Hiring managers are continually seeking out the best questions to ask candidates during the face-to-face interview.
This makes sense, since the interview is one of the most important parts of the hiring process. (In fact, some people might say that it’s the most important part.)
However, hiring managers should be just as interested in knowing which questions they should NOT ask during the interview. This is especially the case in regards to questions that are illegal or close to being illegal.
Like the category of questions that you should ask, the category of questions you should not ask grows and/or changes just about every year.
Below are the top four questions you should NOT ask during the interview:
#1—When did you graduate from high school?
Let’s be honest: this is just another way of asking “How old are you?” This is one of the oldest tricks in the book—so old, in fact, that candidates can see it coming from a mile away. There’s no good reason to ask this question, anyway. If age is so important that you have to ask this question, then you might want to more closely analyze your motivation for filling the position in the first place.
#2—Which holidays do you observe?
This is another “on the sly” question. The first question was designed to find out a candidate’s age, while this question is designed to uncover the person’s religion. Once again, you’re not fooling anybody. Regardless of which holidays the person observes, it will not affect their ability to carry out the duties of the position.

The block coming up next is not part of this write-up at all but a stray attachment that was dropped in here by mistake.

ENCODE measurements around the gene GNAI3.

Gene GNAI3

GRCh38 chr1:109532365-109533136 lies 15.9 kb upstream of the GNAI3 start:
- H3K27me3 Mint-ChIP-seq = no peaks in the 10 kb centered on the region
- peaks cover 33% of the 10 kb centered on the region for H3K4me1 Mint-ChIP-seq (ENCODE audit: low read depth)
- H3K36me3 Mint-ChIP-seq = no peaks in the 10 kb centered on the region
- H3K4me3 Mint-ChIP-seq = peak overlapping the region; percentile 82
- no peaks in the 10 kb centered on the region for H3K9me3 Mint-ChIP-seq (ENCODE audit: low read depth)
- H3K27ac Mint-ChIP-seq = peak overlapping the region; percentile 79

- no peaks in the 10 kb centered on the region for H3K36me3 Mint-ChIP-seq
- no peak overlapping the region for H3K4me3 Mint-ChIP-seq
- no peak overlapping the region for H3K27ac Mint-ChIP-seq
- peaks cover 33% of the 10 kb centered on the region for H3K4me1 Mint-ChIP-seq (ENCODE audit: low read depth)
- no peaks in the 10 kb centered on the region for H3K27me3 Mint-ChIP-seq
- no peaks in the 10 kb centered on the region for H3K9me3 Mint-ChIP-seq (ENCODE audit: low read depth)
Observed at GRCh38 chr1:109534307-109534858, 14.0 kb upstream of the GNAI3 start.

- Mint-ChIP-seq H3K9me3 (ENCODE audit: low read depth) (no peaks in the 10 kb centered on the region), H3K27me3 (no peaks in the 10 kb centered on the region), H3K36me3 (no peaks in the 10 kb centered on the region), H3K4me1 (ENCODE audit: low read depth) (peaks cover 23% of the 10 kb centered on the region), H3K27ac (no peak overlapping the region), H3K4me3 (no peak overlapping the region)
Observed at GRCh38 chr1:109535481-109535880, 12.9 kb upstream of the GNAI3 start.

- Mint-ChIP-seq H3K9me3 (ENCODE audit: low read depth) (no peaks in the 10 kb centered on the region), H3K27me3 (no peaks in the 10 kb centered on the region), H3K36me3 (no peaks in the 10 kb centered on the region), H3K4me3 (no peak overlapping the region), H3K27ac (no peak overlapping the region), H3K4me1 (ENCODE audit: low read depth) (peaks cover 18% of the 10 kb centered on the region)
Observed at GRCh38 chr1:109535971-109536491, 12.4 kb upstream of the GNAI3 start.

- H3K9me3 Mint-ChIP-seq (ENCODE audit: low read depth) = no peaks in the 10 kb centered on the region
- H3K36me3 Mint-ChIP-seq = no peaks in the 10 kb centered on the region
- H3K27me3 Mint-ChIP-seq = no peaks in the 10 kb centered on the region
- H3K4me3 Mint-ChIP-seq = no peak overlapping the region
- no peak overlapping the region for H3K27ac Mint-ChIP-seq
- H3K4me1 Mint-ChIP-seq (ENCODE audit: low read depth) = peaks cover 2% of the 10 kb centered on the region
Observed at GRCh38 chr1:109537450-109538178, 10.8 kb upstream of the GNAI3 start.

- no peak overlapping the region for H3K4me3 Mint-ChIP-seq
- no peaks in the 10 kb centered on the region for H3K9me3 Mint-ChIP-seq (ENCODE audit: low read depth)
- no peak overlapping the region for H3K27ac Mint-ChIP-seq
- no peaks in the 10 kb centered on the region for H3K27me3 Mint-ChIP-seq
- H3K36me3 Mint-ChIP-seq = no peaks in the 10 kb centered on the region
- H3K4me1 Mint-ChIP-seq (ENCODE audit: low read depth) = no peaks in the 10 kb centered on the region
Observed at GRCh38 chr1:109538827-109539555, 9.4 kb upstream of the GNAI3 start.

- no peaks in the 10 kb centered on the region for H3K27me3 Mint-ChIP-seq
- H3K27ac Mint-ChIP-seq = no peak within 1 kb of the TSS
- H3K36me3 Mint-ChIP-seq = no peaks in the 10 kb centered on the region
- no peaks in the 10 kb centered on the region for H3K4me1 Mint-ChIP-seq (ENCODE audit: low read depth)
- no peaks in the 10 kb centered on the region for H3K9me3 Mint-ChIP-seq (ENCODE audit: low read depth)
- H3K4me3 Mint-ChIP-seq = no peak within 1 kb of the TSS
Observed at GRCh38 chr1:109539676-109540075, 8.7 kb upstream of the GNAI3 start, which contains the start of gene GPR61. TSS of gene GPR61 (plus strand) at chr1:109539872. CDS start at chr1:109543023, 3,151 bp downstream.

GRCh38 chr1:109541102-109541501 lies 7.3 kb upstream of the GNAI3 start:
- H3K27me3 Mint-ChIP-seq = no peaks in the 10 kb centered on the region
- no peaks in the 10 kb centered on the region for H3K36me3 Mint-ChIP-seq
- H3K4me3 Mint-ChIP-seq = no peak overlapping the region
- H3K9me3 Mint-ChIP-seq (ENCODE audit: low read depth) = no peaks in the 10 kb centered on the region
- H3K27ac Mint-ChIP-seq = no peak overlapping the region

#3—Which country are you from?
The only thing about which employers can ask within this category is whether or not the candidate is allowed to work in the country where the job is located. That’s all. You can’t inquire about the country from which the candidate originally hails. There is such a thing as nationality discrimination, and asking this question will put you at risk for such discrimination.
#4—Are you married?
This might seem like an innocent enough question . . . but it’s really not. That’s because this is the equivalent of a “gateway question.” With the answer provided, the hiring manager can make all sorts of assumptions about the candidate’s family plans, including whether or not they have children or will have children in the near future. In addition, the question is also sometimes asked as a way to determine a candidate’s sexual orientation.
These are by no means all of the questions you should not ask during the interview, but these can certainly get you into a ton of trouble. Steer clear of them and conduct more professional, more engaging, and more successful interviews.
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